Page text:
Opinion: NY Property Tax Cap Turns Police and Courts Into Tax Collectors

For the New York Law Journal, FFJC New York State Director Katie Adamides and Citizen Action NY’s Erin George argue that Governor Cuomo’s property tax cap creates perverse incentives for criminalizing low-income people of color and turns the police into revenue generators.

You can read the full text of the article via New York Law Journal. Additionally, FFJC has a campaign to reform New York’s fines and fees practices.


Property Tax Cap Turns Police and Courts Into Tax Collectors

Governor Cuomo has proposed making the temporary cap on property taxes permanent. His proposal will lead to more unfair taxes for New Yorkers, not less, and the Assembly should push to end the cap once and for all.

The cap—a key budget issue being debated right now—leads local governments to impose fines and fees on traffic and low-level municipal code violations in order to fill the local revenue gaps that the cap leaves behind. These fines and fees are backdoor taxes that criminalize low-income people and people of color, distort police and court practices, and undermine public safety.

When property tax revenue goes down, local fines and fees go up in both number and amount, a practice to which local governments admitted in a 2017 survey. Amherst’s revenue from fines and fees went from $1.6 million in 2011—the year the tax cap was passed—to $2.1 million in 2017. East Hampton’s court revenues nearly doubled over that stretch, rising from $1.1 million to $2 million.

If we take a look at fines and fees for traffic violations, we’ll find that local governments tack on new fines and fees, raise old ones and ramp up enforcement. And because police enforce more heavily in low-income neighborhoods of color, ticketed drivers are funneled through a two-tiered justice system based on wealth. A driver stopped for a low-level offense can expect to be slapped with multiple tickets, each with its own fine, plus fees, which local governments keep creating. In Buffalo, for example, if you can’t afford the underlying fine, you have to pay $15 to defer your payment. For late payments, add $30 to $90. Default convictions cost $75, and motions to vacate them cost another $75. All traffic violations in Buffalo now come with a $55 public safety fee and a $45 driver responsibility fee. Then, if you can’t afford to pay all this debt, Buffalo will file a monetary judgment with the Erie County Clerk’s Office for an additional fee of $100.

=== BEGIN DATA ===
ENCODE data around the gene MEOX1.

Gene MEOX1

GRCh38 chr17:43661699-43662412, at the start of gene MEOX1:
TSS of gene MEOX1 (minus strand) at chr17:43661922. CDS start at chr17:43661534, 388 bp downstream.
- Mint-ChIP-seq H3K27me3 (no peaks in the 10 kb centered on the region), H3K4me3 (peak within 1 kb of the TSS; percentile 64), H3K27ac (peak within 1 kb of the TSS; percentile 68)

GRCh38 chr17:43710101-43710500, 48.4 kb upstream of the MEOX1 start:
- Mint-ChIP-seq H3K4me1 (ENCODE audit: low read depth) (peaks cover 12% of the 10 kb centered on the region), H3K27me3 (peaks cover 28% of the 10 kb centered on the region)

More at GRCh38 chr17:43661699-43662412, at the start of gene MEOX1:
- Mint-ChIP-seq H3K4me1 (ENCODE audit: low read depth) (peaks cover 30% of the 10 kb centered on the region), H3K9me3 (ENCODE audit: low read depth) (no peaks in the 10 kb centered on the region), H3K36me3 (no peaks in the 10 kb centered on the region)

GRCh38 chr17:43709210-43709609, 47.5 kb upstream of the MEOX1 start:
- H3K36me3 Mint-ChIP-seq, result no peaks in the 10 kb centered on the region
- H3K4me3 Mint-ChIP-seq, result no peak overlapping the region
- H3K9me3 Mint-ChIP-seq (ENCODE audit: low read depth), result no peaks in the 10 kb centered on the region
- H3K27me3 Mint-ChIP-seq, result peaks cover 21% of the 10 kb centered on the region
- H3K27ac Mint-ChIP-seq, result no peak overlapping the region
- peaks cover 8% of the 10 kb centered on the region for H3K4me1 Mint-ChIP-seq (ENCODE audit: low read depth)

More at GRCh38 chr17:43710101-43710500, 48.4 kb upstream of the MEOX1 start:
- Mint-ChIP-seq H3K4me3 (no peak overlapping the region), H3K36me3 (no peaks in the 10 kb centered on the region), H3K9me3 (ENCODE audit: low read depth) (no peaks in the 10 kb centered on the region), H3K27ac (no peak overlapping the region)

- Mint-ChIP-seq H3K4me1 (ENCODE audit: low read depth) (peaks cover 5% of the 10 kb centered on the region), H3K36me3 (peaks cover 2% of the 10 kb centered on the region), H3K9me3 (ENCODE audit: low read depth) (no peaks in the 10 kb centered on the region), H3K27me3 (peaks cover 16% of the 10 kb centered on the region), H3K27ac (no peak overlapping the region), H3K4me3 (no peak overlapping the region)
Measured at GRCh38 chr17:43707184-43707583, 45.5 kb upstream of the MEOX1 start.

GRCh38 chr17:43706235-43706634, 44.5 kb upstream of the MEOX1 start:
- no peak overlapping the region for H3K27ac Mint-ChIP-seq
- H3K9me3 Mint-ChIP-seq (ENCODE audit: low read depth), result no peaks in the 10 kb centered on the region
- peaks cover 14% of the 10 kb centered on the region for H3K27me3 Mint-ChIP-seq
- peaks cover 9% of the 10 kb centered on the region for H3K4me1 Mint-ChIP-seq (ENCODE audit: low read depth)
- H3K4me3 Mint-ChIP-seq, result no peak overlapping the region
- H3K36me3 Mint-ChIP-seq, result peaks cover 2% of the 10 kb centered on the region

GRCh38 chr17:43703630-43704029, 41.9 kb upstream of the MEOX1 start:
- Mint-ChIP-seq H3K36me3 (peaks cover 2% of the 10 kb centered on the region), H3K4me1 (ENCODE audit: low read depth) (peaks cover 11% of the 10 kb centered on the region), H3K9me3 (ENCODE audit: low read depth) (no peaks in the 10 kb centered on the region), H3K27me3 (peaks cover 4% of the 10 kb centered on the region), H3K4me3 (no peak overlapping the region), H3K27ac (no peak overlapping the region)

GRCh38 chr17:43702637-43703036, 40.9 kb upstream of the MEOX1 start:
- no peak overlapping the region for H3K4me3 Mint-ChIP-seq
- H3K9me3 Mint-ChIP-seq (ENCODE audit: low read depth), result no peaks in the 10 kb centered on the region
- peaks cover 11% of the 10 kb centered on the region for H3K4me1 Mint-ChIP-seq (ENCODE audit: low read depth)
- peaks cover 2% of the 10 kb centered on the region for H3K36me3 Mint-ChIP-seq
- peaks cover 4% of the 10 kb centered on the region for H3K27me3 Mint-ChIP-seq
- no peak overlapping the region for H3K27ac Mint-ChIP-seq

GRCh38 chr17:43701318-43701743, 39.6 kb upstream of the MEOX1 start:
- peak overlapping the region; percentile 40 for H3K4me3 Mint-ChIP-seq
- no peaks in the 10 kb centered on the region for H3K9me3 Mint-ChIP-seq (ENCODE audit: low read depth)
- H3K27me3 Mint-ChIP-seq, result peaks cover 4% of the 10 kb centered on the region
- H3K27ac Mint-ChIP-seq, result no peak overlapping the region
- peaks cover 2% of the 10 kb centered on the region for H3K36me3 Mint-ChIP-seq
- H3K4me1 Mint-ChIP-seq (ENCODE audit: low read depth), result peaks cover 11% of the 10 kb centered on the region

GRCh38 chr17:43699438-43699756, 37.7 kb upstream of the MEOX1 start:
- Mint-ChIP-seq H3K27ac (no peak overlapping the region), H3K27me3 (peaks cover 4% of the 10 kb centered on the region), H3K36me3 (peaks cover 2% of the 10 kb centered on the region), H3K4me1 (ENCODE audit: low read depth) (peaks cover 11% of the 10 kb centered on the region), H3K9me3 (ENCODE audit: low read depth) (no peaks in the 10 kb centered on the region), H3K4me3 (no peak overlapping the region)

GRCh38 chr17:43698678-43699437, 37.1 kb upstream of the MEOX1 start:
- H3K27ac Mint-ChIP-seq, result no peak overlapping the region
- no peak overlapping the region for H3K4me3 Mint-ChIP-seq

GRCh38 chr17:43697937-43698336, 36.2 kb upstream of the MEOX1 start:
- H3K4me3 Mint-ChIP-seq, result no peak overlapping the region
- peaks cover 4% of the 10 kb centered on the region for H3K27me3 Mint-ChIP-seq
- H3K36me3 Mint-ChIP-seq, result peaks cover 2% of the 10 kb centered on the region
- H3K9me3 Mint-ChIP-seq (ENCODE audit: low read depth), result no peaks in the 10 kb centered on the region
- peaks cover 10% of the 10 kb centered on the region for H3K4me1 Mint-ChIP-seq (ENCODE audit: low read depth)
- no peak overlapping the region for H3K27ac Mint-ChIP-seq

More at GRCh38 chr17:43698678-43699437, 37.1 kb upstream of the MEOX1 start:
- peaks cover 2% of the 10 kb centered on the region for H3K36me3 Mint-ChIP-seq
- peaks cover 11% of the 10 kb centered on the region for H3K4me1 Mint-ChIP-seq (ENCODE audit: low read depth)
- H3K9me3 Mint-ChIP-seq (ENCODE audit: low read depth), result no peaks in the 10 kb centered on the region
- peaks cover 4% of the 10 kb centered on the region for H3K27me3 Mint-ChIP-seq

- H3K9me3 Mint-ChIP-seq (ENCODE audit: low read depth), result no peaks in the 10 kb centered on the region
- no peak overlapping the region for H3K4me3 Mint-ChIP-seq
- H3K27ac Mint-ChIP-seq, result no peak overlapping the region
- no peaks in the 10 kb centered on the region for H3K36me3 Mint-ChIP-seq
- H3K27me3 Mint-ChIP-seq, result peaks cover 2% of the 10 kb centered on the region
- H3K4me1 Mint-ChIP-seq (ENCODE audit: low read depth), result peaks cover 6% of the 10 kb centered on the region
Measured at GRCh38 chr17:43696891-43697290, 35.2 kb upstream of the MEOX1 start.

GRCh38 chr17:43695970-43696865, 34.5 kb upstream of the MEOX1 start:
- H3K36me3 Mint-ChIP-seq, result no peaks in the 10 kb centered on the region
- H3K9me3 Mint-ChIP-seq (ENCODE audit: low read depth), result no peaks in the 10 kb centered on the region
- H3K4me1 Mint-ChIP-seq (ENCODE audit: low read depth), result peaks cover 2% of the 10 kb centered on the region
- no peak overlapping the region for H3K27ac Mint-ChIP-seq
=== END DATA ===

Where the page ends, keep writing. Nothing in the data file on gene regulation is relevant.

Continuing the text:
One Buffalo driver litigating against the fines and fees practices there got four violations in a single stop, totaling almost $900 in fines and fees. Nearly half of Americans don’t have $400 saved for an emergency. How can the average Buffalo resident pay $900 in fines and fees?

Current law doesn’t require payment plans or ability-to-pay determinations for these costs: Pay-in-full and up-front, or face the consequences. And the consequence most often imposed is a suspended driver’s license.

This is where the justice system forks into two tracks–based entirely on wealth. Wealthy drivers pay their fines and fees and exit the system. Low-income drivers cannot, and their driver’s licenses are suspended. In fact, low-income drivers are eight times more likely than wealthier drivers to have their driver’s license suspended for failure to pay, and low-income drivers of color are eleven times as likely.

But in most parts of the state, people drive to survive, suspended license or not: work, groceries, childcare, doctor’s appointments, court appearances and more. Drivers often have no choice but to drive on a suspended license, a crime punishable by enough jail time to lose a job, miss a rent payment and get Child Protective Services involved with their family.

Now the low-income driver isn’t just stuck in the unlucky tier of the justice system–they’ve got a criminal record. To top it off, drivers with suspended licenses (and there are hundreds of thousands of them in New York State) likely can’t get insured, creating a huge road safety issue.

But road safety is only the tip of the public safety iceberg created by these backdoor taxes. We saw backdoor taxes distort police and court practices in Ferguson, Missouri. After police there killed Michael Brown, a United States Department of Justice investigation revealed the danger of relying on fines and fees for revenue. Police prioritized revenue generation over public safety with egregious, racialized results.

Supporters of the cap may say that local constituents can vote to raise their taxes. But property owners generally don’t willingly vote to raise their own taxes–likely, in part, because they don’t understand the draconian implications of property tax cuts, in the form of backdoor taxes and their consequences.

The property tax cap creates perverse incentives for criminalizing low-income people of color and turning the police into revenue generators. And it’s wrong to create a criminal record for those who can’t afford to buy back their driver’s licenses.

A permanent cap comes at the expense of both public safety and the basic dignity of poor and working New Yorkers. The Assembly should face these critical issues of race and poverty in the upcoming budget debate and end the property tax cap.

Katie Adamides is the New York State director for the Fines and Fees Justice Center. Erin George is the criminal justice campaigns director for Citizen Action of New York.